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Industrial Court rejects application to block NPSC from removing two officers from the Service


Peter Elaini Eregae and Jonathan Kipkirui Koskei today became the first officers to be successfully removed from the National Police Service on account of failing vetting.


This was after the Industrial Court rejected an application by the two officers to block the Commission from removing them from the Service.


They were among the top seven officers of the ranks of Senior Deputy Commissioner of Police (I) and (II) who kicked off the vetting process in December 2013.


In that group of seven, three officers who included Eregae, Koskei, and Francis Omondi Okonya, were found to be incompetent and unsuitable to continue serving in the National Police service.


Exercising powers conferred by the National Police Service Act 7(3), the Commission consequently discontinued their service but the officers moved to the High Court challenging their removal on the grounds that they were vetted before they could fully interact with the vetting regulations. The HighCourt ruled that they be vetted afresh.


In line with the High Court decision, the Commission wrote to Peter Eregae and Jonathan Koskei informing them of the intention to vet them again but two offers declined to be vetted.


As a result, the Commission removed them from the Service pursuant to Regulation 20 of the Vetting Regulations 2013 which provides that where an officer wilfully refuses to attend the vetting process by failing to appear before the Commission ‘the commission shall treat such officer as having failed the vetting process and shall remove the officer from the Service.’


The officers then moved to the Industrial Court to block the Commission from discontinuing their Service. Today, Juctice Monica Mbaru of the Industrial Court rejected their application on grounds that the matter had already been decided by the High Court. With the matter dismissed, the officers stand removed from the service.


So far, all the officers who have failed the vetting process have either applied to the Vetting Review Panel of the Commission for a review of the decision or sought redress from the Courts.


At the moment there are three officers whose cases are still pending in court. Nine officers were recently re-vetted, two of them as a result of a court order and the rest due to recommendations by the vetting review panel of the Commission.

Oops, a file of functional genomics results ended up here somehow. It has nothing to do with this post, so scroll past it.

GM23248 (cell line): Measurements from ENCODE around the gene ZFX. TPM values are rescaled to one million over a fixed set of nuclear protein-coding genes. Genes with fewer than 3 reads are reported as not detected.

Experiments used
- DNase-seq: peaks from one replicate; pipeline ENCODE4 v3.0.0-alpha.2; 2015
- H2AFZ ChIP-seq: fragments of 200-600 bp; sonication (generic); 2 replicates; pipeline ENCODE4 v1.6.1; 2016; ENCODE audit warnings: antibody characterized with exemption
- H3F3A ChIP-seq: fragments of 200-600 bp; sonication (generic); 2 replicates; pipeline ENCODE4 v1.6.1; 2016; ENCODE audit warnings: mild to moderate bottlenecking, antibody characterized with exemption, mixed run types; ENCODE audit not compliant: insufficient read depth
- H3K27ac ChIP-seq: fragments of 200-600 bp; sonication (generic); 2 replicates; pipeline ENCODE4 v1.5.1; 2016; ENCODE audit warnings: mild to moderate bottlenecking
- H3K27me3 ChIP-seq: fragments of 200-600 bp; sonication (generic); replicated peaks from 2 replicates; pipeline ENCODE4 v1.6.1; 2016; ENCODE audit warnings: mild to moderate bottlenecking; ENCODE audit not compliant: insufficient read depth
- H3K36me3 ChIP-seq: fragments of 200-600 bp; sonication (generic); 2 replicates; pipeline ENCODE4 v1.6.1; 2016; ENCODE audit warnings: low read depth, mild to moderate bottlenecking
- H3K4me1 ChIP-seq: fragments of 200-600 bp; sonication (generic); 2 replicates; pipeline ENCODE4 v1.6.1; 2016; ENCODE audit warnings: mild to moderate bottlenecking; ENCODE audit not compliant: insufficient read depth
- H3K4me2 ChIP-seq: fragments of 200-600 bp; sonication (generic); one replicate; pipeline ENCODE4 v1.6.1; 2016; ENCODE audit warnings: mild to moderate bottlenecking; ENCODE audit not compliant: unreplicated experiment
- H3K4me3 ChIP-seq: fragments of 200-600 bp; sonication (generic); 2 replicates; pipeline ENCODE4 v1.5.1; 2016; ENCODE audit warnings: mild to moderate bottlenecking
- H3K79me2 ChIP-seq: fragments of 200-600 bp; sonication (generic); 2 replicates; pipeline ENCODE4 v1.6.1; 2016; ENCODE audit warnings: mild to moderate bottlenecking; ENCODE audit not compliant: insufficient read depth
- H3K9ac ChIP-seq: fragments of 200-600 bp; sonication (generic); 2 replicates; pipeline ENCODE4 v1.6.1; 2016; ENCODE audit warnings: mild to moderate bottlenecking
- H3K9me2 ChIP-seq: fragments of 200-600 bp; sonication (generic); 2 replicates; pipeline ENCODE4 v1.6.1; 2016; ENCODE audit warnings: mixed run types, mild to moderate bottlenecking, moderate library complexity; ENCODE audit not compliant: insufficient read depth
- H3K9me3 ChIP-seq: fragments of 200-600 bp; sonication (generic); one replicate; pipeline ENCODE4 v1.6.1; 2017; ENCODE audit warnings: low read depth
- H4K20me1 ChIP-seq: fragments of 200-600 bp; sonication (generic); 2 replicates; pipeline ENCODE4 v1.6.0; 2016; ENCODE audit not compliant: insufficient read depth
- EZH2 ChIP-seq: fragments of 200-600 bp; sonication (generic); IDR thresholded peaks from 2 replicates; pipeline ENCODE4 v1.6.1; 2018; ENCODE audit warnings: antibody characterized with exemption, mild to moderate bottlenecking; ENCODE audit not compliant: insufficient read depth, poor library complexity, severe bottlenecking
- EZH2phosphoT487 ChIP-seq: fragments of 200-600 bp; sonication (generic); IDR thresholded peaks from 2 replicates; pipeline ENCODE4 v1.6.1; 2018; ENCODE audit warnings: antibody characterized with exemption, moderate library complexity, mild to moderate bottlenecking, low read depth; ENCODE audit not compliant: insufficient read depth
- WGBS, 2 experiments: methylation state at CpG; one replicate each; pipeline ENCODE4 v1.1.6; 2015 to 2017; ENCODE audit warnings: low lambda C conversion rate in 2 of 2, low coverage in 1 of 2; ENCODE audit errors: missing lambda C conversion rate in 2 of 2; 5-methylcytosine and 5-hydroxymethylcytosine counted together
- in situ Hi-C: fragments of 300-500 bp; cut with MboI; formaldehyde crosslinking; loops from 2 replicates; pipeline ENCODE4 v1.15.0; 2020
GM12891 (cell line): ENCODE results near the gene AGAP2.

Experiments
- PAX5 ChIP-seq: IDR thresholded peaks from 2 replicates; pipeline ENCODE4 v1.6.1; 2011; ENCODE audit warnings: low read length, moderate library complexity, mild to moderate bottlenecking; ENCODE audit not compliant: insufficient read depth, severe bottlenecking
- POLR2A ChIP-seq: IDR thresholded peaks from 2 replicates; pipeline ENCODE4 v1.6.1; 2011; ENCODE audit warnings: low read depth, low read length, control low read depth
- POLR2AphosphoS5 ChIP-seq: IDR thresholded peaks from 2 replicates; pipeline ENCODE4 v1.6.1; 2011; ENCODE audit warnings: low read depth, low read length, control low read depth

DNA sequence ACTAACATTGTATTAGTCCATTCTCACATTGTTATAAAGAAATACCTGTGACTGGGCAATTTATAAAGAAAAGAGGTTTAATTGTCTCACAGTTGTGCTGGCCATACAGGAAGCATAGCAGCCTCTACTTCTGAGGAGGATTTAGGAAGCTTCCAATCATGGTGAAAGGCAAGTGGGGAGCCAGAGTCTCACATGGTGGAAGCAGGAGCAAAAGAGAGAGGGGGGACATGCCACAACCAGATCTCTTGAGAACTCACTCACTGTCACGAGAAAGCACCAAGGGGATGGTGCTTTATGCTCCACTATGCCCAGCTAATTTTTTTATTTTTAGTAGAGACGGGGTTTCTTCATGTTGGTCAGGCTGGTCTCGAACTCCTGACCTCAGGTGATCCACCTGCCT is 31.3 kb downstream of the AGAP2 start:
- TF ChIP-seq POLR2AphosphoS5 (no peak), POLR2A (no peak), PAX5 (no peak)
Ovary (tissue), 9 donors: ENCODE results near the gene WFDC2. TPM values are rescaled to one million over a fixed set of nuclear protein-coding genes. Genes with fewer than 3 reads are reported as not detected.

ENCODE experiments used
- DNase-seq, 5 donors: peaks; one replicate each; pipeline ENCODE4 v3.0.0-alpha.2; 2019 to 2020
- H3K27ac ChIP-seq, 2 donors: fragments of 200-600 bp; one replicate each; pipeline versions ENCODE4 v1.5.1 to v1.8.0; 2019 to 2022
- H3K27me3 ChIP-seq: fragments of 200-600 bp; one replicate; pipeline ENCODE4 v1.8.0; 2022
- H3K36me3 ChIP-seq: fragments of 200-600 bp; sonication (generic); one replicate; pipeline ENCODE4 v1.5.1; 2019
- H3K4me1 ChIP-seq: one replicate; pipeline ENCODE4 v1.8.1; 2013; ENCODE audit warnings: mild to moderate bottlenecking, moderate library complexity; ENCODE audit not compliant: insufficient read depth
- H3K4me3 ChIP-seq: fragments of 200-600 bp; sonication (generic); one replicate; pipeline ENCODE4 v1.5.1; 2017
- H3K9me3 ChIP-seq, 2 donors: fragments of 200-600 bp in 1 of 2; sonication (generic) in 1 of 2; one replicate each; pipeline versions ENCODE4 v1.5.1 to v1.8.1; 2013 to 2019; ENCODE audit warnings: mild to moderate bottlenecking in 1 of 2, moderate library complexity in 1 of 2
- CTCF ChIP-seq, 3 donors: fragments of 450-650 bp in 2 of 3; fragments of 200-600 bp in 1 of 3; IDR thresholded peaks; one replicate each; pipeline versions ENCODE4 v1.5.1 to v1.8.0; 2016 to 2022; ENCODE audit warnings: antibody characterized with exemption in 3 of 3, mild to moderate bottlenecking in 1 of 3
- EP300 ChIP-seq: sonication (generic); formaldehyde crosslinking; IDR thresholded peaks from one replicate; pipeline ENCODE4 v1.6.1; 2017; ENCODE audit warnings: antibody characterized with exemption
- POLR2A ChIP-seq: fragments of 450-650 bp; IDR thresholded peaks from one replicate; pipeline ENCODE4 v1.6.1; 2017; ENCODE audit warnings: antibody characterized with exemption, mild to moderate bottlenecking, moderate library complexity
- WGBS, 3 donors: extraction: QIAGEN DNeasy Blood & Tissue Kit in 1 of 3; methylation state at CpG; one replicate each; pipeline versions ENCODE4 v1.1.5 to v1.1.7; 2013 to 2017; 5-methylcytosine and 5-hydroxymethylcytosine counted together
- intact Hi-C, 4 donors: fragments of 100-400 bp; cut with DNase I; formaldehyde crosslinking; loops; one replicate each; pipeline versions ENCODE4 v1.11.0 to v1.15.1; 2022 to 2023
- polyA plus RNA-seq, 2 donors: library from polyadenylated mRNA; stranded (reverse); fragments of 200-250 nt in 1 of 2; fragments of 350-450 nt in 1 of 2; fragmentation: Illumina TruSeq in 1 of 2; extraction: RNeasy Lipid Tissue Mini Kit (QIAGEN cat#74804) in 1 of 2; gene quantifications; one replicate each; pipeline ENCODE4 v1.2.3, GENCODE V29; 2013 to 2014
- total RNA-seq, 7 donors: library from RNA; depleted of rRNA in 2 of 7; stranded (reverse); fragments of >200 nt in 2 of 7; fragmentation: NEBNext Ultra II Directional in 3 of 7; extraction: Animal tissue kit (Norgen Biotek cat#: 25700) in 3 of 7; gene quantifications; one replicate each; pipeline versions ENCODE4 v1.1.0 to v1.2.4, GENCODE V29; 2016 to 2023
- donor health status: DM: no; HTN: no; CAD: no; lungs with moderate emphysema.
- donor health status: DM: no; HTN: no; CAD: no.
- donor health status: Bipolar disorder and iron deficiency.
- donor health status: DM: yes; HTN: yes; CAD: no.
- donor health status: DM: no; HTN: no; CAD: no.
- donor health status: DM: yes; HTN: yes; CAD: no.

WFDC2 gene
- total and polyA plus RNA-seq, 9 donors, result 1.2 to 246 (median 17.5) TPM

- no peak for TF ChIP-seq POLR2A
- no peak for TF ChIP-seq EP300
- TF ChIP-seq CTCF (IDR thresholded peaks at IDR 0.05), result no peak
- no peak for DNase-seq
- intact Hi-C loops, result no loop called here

Medanta AfriCare to collaborate with NPSC and NPS on provision of health services to police officers

As part of its corporate social responsibility Medanta AfriCare will partner with the National Police Service Commission and the National Police Service to offer free medical diagnostic assistance to police officers.


“Policing is a thankless job. These men and women work so hard they hardly find time to go for medical checkup. That is why Medanta decided to conduct medical camps at police stations for both the officers and their families as a way of expressing appreciation for the hard work they do.” Medanta CEO Anil Maini said adding that the day care centre has so far held medical camps at ten police stations.












NPSC Chairman Johnstone Kavuludi (L) with Medanta AfriCare representatives. They'll partner with NPSC & NPS to provide health services to police officers.

Mr. Maini was speaking at a consultative meeting held on Thursday 23rd July 2015 at the Commission offices between representatives of Medanta AfriCare and the Commission to discuss areas and modalities of collaboration. The meeting was chaired by the NPSC Chairman Johnston Kavuludi.


“The importance of police welfare cannot be overemphasized,” the NPSC Chairman Mr. Kavuludi said. He thanked Medanta for this initiative which he said was worthy of emulation and called upon other corporates to prioritize police welfare.


Director of Medical Operations at Medanta, Dr. khushal Singh said the free medical camps have provided important insight into the health of police officers noting that some officers who were found to have critically high levels of blood pressure had been going about their business oblivious of their situation.


In addition to free medical camps, other areas of support proposed include the screening of officers at the state- of- the- art diagnostic laboratory at the Medanta AfriCare day care centre; equipping of laboratories in police medical facilities; management of HIV/Aids, counseling services for police officers as well as health awareness training programmes.


Situated on Waiyaki Way opposite the Safaricon Centre, Medanta AfriCare was launched in May 2012. It is a world class healthcare service provider which caters for clients across Africa.It is affiliated to Mendata-The Medicity, a 1250 bed tertiary care hospital spread across 43 acres in New Delhi, India which includes a research centre and a medical and nursing school.


The centre offers a wide range of services which include laboratory, radiology, renocare, oncocare , gastrocare, dental and eye clinic. It also offers telemedicine consultations where patients can get expert and second opinion from senior consultants from Mendata-The Medicity in India.


In addition, Medanta provides home health care services in Nairobi which include doctor’s visits, nursing care, physiotherapy, home sample collection and medicines delivery. The latest addition is the opening of a SurgiCare this month for general surgery.